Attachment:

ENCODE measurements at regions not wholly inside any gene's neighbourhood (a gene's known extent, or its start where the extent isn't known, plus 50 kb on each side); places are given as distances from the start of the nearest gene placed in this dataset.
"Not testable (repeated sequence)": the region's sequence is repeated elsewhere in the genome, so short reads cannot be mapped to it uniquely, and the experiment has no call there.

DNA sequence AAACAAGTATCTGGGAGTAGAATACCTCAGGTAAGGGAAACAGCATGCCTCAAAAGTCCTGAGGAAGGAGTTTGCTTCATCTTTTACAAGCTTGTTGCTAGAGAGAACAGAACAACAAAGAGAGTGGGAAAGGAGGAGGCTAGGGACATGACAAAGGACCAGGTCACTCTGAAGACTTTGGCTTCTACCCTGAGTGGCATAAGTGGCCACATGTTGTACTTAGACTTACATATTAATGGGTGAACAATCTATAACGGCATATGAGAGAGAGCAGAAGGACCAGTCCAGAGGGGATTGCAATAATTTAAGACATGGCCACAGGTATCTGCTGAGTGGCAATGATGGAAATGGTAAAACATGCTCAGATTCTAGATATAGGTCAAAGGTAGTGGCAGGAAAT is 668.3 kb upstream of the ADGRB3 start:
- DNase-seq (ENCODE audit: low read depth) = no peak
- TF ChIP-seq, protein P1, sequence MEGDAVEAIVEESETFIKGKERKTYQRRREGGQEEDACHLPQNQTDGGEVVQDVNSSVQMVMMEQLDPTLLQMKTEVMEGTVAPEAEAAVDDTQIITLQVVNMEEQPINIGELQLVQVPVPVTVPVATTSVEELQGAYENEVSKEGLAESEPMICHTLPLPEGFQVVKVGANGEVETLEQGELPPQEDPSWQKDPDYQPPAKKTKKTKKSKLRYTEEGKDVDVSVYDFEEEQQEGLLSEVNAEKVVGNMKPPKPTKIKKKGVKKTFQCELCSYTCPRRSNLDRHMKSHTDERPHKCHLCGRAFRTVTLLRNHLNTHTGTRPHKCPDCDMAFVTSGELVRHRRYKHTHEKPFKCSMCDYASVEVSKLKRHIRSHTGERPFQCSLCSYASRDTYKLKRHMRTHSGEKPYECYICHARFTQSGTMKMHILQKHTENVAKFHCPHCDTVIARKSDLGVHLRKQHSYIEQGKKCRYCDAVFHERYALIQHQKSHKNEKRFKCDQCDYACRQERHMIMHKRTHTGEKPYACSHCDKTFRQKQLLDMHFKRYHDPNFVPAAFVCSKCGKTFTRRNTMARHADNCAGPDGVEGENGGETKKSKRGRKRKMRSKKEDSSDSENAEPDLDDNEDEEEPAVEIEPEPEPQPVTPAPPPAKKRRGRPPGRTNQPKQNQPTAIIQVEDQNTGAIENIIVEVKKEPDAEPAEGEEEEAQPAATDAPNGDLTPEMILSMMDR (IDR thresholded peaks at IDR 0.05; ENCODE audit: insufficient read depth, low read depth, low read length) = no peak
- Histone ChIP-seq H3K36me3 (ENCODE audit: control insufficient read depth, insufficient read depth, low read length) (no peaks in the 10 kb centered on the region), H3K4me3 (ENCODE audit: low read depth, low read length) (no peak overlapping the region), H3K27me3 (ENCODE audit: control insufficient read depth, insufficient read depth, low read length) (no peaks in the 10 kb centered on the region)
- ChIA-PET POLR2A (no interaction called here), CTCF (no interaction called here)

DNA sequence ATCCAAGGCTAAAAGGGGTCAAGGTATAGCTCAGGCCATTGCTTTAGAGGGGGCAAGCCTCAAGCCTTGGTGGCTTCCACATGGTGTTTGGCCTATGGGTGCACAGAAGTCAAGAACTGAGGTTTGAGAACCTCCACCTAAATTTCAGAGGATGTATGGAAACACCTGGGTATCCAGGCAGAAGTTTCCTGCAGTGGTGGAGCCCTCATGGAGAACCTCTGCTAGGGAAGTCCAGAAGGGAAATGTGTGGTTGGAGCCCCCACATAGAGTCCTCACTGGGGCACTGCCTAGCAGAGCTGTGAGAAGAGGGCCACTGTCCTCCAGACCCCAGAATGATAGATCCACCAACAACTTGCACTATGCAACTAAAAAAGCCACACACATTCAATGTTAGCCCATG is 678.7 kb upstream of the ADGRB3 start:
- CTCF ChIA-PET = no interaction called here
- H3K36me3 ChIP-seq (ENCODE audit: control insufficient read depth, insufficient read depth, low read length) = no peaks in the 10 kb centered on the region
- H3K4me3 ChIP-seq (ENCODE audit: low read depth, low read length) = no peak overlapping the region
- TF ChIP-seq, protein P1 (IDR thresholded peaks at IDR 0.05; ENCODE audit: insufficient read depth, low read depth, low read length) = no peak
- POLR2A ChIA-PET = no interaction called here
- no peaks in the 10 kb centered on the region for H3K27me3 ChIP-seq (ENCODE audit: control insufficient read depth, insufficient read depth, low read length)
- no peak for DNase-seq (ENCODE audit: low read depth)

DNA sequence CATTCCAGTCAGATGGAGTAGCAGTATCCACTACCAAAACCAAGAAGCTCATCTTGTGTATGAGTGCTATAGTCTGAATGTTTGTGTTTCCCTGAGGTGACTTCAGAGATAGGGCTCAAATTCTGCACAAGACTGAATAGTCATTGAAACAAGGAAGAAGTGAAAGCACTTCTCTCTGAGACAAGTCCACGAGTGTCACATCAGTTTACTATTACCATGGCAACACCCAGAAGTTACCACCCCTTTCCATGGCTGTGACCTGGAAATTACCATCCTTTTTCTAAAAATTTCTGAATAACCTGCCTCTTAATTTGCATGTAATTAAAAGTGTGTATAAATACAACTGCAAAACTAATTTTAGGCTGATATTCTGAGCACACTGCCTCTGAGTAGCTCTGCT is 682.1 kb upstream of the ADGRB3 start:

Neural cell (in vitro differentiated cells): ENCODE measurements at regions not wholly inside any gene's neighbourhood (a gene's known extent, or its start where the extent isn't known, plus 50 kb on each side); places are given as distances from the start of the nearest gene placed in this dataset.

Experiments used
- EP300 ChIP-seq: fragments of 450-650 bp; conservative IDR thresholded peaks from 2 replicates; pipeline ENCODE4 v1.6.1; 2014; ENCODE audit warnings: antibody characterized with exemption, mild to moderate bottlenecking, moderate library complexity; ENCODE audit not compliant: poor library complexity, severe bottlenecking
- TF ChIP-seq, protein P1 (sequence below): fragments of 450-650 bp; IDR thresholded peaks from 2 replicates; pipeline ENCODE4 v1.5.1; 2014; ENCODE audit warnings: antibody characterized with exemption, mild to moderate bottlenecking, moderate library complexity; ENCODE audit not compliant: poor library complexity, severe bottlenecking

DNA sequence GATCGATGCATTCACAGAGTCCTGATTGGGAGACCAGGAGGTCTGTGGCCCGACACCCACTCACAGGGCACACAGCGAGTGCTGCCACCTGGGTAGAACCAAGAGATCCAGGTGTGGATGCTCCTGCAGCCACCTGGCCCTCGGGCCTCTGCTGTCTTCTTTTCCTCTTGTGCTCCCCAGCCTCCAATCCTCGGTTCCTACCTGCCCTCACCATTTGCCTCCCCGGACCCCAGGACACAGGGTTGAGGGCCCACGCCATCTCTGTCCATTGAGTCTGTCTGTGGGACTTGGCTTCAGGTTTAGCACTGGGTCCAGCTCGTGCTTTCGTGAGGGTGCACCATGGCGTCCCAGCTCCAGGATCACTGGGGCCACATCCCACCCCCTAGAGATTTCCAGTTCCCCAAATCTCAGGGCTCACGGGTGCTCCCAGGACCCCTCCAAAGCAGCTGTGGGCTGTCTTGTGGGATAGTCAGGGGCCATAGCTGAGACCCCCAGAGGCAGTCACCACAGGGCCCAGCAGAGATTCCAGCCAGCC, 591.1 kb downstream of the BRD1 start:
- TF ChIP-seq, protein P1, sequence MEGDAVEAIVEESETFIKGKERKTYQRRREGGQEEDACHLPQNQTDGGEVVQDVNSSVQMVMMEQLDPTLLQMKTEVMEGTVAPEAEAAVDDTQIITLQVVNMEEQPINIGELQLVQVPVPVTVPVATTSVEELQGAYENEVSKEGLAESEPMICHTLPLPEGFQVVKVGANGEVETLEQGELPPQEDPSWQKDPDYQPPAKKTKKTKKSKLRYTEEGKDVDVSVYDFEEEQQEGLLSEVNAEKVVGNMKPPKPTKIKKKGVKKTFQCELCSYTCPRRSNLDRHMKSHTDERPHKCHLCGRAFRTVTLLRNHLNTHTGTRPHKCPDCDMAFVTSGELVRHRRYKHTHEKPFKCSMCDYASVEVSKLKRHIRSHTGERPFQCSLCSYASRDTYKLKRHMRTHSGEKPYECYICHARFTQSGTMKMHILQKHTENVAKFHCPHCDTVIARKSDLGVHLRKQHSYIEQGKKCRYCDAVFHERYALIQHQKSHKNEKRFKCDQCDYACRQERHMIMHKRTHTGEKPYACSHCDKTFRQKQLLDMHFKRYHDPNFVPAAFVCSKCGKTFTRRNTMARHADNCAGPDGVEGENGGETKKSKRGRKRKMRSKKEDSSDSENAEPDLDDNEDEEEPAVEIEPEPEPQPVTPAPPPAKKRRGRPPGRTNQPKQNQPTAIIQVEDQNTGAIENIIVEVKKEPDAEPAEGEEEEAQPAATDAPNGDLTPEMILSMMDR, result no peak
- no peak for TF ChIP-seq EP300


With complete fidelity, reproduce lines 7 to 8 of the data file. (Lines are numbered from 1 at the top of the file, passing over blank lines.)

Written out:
- ChIA-PET POLR2A (no interaction called here), CTCF (no interaction called here)

DNA sequence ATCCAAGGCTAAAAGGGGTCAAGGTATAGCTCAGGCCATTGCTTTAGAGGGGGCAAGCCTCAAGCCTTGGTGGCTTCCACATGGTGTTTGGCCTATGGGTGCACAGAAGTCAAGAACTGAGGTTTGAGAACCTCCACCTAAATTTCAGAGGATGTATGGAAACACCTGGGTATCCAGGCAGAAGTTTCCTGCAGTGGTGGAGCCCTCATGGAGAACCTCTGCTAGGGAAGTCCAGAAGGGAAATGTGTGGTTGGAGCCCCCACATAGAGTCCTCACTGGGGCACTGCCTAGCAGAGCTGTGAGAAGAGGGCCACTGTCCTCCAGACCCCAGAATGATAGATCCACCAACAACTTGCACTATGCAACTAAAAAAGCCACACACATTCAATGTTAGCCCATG is 678.7 kb upstream of the ADGRB3 start: